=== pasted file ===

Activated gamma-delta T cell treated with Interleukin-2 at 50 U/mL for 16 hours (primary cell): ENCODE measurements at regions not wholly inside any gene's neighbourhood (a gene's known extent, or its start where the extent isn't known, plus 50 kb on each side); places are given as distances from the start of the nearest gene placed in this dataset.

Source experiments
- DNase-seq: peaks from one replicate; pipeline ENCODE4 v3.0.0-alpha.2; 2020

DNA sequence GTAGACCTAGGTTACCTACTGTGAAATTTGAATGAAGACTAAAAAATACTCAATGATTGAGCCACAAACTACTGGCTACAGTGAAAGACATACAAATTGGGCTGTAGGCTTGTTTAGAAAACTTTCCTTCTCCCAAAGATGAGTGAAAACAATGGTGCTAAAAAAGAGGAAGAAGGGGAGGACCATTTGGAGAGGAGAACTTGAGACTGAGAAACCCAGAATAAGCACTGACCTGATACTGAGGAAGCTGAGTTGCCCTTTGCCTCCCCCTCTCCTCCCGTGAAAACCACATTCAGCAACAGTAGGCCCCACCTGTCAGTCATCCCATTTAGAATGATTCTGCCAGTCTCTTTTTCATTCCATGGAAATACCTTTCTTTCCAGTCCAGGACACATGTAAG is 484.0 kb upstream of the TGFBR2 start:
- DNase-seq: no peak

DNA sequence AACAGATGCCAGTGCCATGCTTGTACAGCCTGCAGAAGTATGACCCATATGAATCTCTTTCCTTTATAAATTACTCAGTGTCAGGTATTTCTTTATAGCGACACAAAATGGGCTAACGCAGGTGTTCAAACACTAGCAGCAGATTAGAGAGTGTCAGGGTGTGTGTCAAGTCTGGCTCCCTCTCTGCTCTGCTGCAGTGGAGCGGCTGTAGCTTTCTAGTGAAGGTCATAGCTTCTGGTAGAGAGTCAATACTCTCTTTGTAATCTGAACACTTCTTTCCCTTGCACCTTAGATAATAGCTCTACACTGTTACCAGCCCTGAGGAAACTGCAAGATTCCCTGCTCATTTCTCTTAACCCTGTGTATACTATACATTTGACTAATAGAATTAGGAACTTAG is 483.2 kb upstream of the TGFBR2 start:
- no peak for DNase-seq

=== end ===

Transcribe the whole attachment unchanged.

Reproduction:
Activated gamma-delta T cell treated with Interleukin-2 at 50 U/mL for 16 hours (primary cell): ENCODE measurements at regions not wholly inside any gene's neighbourhood (a gene's known extent, or its start where the extent isn't known, plus 50 kb on each side); places are given as distances from the start of the nearest gene placed in this dataset.

Source experiments
- DNase-seq: peaks from one replicate; pipeline ENCODE4 v3.0.0-alpha.2; 2020

DNA sequence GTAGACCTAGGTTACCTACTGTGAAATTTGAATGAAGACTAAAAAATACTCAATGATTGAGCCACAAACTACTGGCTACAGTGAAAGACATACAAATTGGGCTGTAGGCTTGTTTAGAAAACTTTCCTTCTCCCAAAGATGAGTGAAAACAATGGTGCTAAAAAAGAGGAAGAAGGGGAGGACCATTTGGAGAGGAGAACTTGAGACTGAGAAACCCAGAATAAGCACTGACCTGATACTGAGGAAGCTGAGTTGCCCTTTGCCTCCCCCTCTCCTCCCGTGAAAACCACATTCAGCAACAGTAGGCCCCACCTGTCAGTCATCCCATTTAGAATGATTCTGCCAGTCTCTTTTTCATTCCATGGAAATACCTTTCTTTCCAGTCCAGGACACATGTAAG is 484.0 kb upstream of the TGFBR2 start:
- DNase-seq: no peak

DNA sequence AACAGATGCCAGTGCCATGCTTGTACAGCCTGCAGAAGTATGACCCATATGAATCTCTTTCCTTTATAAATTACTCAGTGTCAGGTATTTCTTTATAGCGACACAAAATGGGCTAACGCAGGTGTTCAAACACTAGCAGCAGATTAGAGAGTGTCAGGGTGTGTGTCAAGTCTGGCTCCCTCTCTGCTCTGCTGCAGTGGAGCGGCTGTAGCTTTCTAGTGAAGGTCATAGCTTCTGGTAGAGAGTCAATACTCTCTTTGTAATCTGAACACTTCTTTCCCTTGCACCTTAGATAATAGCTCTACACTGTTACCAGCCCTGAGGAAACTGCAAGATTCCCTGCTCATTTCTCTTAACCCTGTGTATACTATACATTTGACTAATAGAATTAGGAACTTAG is 483.2 kb upstream of the TGFBR2 start:
- no peak for DNase-seq